A years-long effort by Senate Republicans to pass Affordable Care Act (ACA) "repeal and replace" or "repeal only" legislation ended early this morning. Senator John McCain (R-AZ) joined Senators Susan Collins (R-ME) and Lisa Murkowski (R-AK) and all Senate Democrats to defeat a new, pared down bill to repeal parts of the ACA in a 51-49 vote. The new bill, released around 10 p.m. last night, is called the "Health Care Freedom Act." The bill was largely a placeholder designed to get the Senate to conference with House Republicans on a compromise bill to send to the President to sign into law.
"We must now return to the correct way of legislating and send the bill back to committee, hold hearings, receive input from both sides of the aisle, heed the recommendations of the nation's governors, and produce a bill that finally delivers affordable health care for the American people," Senator John McCain said in a statement after casting the deciding 'nay' vote. "We must do the hard work our citizens expect of us and deserve."
What Does It Mean?
Unless or until there is further action, all provisions of the ACA remain intact, including the employer and individual mandates and their associated reporting. It is unclear whether the Senate can reach a bipartisan compromise and even less clear whether the House would go along with such a bill. However, it is likely that a separate effort to repeal the Excise Tax on high cost health plans is still possible. Bipartisan groups in the House and Senate have been meeting, and will continue to meet, in order to determine a path forward on reforming the ACA and stabilizing the insurance marketplaces. But for now, as it relates to the employer and individual mandates, it remains business as usual. In terms of timing, Congress soon will be in recess until the first week of September so no legislative action is expected before the Fall. We may, however, see some action from the administrative agencies and perhaps even the White House.
What also remains are key employer challenges identified through the 2017 ADP ACA Confidence Study: collecting data for reporting (top challenge) followed by concerns with data cleansing, managing deadlines, accuracy of forms and annual reporting itself.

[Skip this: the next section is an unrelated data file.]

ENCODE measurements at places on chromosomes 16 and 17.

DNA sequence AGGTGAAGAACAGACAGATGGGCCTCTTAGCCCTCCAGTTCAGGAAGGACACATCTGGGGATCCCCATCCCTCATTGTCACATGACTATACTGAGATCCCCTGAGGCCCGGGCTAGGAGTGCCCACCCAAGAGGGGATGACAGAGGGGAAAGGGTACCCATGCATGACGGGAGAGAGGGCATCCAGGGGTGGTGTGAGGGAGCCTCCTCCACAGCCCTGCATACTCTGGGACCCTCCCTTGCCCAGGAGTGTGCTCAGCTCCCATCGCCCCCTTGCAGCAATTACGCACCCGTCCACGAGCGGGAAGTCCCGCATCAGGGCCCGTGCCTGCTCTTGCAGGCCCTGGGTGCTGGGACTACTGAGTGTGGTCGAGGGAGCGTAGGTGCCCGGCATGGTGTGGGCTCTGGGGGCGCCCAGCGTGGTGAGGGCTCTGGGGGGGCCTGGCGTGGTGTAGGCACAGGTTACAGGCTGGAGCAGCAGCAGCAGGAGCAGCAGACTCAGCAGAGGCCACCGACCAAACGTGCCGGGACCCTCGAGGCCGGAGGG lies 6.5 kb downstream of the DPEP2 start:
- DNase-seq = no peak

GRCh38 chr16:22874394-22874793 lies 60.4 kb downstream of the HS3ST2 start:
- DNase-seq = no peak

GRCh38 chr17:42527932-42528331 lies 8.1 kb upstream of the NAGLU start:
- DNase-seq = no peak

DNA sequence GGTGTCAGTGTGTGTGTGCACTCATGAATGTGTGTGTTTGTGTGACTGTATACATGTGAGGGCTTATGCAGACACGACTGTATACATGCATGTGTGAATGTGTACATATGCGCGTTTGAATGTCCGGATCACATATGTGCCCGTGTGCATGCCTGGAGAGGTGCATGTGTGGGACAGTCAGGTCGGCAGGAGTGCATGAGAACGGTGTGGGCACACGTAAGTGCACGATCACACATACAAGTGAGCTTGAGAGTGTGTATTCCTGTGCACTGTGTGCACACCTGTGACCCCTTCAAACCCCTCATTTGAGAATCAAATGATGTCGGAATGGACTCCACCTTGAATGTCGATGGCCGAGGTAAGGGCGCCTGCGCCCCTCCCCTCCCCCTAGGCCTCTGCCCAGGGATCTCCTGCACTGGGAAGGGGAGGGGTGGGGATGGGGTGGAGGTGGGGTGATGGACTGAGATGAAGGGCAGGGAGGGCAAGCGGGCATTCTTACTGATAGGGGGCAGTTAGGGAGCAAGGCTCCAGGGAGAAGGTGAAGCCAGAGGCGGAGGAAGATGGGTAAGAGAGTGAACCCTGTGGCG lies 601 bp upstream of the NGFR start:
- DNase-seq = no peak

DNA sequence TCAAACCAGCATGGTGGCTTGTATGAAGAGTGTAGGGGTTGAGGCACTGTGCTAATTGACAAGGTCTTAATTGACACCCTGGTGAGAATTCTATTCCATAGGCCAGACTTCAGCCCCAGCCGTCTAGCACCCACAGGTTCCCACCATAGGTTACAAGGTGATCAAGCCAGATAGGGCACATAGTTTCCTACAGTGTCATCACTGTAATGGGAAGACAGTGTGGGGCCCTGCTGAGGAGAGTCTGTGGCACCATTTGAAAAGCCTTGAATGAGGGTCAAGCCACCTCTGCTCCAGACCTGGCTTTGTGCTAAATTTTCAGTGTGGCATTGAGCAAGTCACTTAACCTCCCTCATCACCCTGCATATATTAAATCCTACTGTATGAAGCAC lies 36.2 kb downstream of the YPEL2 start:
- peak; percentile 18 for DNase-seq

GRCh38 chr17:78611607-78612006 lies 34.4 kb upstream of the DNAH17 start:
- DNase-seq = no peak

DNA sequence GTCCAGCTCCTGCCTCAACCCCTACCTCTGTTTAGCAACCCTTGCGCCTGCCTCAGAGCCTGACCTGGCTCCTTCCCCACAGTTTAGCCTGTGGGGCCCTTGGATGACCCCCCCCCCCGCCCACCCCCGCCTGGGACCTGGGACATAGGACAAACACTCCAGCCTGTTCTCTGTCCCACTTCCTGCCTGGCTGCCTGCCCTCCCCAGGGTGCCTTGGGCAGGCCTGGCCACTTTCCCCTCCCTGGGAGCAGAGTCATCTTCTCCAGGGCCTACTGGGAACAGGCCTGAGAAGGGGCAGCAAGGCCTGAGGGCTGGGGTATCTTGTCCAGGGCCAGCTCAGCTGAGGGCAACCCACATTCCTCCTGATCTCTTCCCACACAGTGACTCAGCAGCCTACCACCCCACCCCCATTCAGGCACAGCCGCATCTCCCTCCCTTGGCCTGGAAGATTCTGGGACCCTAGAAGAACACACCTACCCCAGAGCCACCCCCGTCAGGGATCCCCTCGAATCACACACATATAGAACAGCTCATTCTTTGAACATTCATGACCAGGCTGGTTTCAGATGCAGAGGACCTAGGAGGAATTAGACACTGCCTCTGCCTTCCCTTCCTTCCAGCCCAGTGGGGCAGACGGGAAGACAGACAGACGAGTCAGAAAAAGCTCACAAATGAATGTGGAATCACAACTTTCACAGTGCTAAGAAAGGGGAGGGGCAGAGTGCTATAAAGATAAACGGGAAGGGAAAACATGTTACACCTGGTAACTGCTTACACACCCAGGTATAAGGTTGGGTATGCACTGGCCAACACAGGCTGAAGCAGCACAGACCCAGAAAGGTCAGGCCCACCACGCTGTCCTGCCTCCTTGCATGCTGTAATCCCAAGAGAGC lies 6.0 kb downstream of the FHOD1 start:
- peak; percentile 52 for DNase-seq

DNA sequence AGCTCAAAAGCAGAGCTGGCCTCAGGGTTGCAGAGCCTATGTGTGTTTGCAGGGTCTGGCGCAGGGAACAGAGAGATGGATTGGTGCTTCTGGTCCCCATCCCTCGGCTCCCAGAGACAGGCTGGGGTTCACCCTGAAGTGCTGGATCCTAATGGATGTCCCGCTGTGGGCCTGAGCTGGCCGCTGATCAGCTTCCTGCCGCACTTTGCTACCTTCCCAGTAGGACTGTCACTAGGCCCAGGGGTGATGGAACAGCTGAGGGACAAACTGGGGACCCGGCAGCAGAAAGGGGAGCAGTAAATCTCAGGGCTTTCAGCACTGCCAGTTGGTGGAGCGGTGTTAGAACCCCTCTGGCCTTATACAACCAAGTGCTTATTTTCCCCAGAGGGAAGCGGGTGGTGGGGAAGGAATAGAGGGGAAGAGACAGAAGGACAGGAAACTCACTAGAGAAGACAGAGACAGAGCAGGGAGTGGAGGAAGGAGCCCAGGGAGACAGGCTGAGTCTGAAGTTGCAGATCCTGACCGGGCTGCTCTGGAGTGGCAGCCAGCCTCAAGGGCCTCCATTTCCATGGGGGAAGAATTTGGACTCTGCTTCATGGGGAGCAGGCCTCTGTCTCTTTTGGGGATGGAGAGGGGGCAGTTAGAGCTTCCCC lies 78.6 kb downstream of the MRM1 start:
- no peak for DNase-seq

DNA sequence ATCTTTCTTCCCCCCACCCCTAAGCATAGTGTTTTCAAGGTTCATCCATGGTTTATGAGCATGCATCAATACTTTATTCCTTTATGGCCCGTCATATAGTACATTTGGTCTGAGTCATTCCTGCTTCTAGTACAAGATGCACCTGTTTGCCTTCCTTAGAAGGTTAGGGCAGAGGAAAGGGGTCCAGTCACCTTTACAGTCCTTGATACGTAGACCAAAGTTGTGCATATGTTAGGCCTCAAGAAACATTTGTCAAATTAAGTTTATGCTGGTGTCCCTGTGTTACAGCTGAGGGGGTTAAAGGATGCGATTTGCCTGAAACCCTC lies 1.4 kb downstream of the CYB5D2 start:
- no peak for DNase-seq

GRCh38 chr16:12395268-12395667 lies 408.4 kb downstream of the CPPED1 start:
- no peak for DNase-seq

Guidance for Employers:
The rapid fire pace of recent activity has created a great deal of uncertainty around an already complex legislative and regulatory landscape. Although the past several months have been unusual, we've continued to offer the same, consistent and, we believe prudent, guidance: until a new bill is officially signed into law by the President, the ACA remains the law and compliance with all of its provisions is the best course of action. So, it's business as usual.
Yet, with business as usual there may remain understandable questions and concerns among employers. For example, many organizations are skeptical about the enforcement of ACA penalties for 2015/16, in light of the lack of further guidance from the administration and the belief that Congress would change the law. Nevertheless, there has been no specific information released by the IRS that points to the non-enforcement of penalties.
As the ACA will continue to be fluid, it is important to continue to stay on top of developments – as we have been together over the past months. This blog marks the 13th publication in the 'ACA Road to Repeal' series. We've been with you in lock step through this journey and will continue to do so.
Please join us for our 4th Special Edition ACA Webcast on Tuesday, August 1st where we'll continue the conversation about what happened, what it means, and what's next for employers on your ongoing journey through ACA compliance. Register here.
Other articles in this series:
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